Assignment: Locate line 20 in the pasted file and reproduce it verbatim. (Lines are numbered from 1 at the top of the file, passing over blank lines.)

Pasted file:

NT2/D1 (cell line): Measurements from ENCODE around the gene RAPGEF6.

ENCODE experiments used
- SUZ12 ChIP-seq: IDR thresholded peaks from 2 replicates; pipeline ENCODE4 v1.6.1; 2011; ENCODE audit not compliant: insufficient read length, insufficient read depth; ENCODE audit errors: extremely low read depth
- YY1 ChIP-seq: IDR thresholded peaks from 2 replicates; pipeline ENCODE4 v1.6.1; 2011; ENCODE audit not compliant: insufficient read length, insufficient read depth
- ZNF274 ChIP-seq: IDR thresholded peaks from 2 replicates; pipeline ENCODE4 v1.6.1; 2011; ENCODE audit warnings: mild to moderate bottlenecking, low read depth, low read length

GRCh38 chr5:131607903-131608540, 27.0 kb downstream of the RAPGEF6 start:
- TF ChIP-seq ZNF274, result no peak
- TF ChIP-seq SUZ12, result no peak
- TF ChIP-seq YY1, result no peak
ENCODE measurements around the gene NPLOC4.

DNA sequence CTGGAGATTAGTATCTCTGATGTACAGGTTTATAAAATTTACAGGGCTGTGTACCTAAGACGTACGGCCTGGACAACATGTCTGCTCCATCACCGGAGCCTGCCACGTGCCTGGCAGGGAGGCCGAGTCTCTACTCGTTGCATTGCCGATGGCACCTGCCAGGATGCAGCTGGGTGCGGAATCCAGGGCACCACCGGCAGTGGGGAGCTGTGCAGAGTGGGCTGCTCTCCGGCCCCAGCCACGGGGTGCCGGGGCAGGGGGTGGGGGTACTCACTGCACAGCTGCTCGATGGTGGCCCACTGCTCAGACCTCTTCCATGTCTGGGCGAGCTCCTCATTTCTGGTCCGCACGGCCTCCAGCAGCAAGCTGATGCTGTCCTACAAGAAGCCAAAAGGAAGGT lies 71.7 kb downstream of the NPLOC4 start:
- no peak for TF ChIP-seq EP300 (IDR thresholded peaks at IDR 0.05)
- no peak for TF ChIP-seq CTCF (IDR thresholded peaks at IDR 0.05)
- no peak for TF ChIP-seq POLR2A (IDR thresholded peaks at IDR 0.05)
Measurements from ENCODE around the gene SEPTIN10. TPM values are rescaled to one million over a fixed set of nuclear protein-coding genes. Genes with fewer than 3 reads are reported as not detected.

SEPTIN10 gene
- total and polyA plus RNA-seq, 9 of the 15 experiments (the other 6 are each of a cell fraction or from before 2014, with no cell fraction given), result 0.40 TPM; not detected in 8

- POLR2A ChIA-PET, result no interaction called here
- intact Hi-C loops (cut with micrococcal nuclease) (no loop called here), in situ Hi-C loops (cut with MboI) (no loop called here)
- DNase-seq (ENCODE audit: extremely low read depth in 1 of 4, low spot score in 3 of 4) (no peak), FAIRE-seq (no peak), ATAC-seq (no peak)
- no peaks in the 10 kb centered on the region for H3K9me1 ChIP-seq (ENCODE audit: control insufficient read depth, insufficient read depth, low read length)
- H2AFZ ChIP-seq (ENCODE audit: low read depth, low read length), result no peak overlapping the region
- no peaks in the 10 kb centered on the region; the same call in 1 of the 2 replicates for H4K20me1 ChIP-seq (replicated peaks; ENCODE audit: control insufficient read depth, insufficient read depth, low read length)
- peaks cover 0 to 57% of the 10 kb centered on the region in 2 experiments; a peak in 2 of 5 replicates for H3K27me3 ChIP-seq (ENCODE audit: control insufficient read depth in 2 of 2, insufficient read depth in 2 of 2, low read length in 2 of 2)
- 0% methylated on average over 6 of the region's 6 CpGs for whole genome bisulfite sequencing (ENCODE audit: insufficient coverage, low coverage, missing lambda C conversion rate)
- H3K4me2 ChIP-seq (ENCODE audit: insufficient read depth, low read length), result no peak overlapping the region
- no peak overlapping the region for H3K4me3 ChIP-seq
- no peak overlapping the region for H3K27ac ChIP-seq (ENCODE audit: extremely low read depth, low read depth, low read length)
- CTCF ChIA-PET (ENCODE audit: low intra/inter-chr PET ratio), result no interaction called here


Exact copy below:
- DNase-seq (ENCODE audit: extremely low read depth in 1 of 4, low spot score in 3 of 4) (no peak), FAIRE-seq (no peak), ATAC-seq (no peak)